Water supply complaints are more than a drop in the ocean
THE heatwave has brought an unexpected holiday vibe to the UK in the last few weeks – and I for one am not going to moan about too much sun! But as the hot weather continues, people, pets and lawns across the land all have one thing in common. We’re all parched.
It’s at times like this we’re reminded of the importance of water – and how reliant we are on the companies that provide it.
Yet as the reservoirs dry up and water companies come under scrutiny for paying out massive dividends while not fixing leaks, I’m hearing a lot of frustration from readers about their regional water supplier.
In (almost) every case, we have no choice about the company that bills us for water – so many people assume that there’s no point in complaining given this monopoly. But you’ve actually got loads of rights – including guaranteed compensation for water company failings.
You can make a complaint about everything from the water company not turning up for an appointment to low water pressure (or it not working). Here’s a list of some of the things you can claim for as set down by regulator OFWAT:
■ Appointments not made properly or not kept, £20
■ Low water pressure, £25
■ Interruptions to supply without correct notice, £20
■ Supply not restored, £20 for first 24 hours and then £10 for each day after
■ Not responding to account queries, £20
■ Sewer flooding in your house, between £150 and £1,000
As you might imagine, there are some conditions that have to be met for these payments, but it’s really not complicated to make a claim – and there are loads more refunds that you could be entitled to as well. Find out more on the Resolver website.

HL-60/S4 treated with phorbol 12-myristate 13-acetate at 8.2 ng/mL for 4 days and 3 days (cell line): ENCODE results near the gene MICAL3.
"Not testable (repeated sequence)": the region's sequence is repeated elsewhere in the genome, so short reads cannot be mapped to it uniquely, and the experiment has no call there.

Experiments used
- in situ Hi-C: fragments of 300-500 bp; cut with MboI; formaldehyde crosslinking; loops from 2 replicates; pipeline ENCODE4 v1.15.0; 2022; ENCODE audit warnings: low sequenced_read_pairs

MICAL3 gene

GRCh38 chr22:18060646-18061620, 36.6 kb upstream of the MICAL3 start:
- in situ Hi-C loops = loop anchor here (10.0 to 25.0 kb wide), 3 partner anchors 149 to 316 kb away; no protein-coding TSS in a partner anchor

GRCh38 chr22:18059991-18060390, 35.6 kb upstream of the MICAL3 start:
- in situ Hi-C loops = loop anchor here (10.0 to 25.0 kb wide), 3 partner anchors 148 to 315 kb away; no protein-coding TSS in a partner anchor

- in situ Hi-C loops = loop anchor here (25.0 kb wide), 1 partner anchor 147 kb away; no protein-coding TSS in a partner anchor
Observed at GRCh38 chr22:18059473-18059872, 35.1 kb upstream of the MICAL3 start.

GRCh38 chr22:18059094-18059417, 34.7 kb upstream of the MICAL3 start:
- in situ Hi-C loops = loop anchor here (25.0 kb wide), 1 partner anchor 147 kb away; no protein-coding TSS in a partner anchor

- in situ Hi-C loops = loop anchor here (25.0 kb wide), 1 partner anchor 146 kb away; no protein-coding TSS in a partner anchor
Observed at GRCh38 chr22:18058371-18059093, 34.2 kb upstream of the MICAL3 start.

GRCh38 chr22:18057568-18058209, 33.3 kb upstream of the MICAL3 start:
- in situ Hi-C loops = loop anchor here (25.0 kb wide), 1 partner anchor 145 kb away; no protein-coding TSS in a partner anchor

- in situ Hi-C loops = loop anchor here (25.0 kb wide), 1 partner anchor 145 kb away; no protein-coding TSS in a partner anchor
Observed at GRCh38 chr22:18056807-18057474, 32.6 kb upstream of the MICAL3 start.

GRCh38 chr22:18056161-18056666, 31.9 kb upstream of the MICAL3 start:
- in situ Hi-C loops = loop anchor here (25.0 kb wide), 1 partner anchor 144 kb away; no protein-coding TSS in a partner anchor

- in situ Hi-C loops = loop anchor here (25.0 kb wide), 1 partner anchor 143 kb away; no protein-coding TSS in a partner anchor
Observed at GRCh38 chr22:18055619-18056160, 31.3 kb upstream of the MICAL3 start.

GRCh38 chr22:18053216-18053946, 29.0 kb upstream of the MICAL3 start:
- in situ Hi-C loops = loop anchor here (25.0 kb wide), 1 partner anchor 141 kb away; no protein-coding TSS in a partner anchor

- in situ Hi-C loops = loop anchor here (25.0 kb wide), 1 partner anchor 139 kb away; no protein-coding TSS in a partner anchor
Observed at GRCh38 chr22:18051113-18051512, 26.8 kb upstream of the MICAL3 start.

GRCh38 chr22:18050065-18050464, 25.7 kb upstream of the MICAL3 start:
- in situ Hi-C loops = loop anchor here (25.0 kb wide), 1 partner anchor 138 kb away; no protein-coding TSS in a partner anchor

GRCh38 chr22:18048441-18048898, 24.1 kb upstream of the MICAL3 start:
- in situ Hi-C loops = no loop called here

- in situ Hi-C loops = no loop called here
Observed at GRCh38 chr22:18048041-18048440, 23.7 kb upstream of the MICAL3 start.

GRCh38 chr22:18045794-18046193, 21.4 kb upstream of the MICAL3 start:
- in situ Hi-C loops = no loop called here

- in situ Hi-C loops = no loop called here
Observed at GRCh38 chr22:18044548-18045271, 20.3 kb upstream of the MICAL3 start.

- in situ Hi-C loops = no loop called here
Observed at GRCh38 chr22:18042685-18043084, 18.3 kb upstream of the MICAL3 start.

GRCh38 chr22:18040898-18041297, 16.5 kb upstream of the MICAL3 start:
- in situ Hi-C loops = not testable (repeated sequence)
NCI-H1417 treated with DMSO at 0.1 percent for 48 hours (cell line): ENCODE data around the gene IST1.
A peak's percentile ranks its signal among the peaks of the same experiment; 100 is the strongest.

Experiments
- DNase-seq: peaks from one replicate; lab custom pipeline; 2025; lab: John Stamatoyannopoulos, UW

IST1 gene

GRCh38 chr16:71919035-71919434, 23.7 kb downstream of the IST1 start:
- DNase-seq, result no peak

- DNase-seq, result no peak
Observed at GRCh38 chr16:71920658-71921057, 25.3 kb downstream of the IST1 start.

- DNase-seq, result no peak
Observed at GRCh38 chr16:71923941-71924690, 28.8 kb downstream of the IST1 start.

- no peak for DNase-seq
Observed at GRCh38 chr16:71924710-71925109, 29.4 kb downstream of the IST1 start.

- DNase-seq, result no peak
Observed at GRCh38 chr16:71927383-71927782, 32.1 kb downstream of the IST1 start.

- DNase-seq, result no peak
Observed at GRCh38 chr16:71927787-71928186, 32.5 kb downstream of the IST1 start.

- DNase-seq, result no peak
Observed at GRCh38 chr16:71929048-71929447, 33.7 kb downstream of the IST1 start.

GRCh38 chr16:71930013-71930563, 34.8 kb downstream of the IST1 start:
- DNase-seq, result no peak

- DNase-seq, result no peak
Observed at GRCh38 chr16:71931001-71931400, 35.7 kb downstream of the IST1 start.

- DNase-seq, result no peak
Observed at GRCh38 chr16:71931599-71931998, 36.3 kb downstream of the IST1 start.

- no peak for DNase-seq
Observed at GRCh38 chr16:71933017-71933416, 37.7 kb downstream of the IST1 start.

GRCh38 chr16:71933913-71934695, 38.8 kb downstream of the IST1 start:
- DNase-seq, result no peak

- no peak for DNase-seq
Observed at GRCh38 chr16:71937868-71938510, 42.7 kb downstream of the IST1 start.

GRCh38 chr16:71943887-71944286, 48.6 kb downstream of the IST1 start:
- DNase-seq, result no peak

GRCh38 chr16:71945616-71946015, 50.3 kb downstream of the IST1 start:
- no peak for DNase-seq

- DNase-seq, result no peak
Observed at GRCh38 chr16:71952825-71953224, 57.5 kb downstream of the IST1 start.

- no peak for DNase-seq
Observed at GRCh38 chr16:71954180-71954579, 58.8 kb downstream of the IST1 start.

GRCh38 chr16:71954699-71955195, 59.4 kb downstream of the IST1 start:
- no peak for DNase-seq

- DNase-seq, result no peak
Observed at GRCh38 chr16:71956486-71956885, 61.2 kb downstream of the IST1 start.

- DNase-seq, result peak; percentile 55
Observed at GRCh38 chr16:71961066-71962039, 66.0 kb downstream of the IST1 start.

So how are your water bills worked out? For many people, it’s all down to the ‘rateable value’ of your home.
Many years ago, your council will have put your property in to a band based on value, size and other factors. Homes built after 1990 should have water meters as standard – but check with your provider if you’re not sure if you have one. So if you’re in an older property, chances are you’re paying a fixed tariff rather than one based on the amount of water you’re actually using.
One of the best ways you can save some cash on your water bill is by asking for a meter. What’s that, I hear you cry?! Aren’t water meters as dodgy as some smart meters for energy?
Nope, it’s a different world to the energy meter roll out! Our friends over at Moneysaving Expert have a great rule that sums up if you can save: Count the number of people in your home. If that number is higher than the number of bedrooms you have then consider getting a water meter. The savings can be really quite impressive – there’s even a calculator on the Consumer Council for Water’s website. So don’t fight the meter – it might save you a packet.
■ Don’t let a water problem get you down. Get it sorted with Resolver: resolver.co.uk – and let me know your stories at email@example.com
It’s worth checking to see if a water meter would save you money over a fixed tariff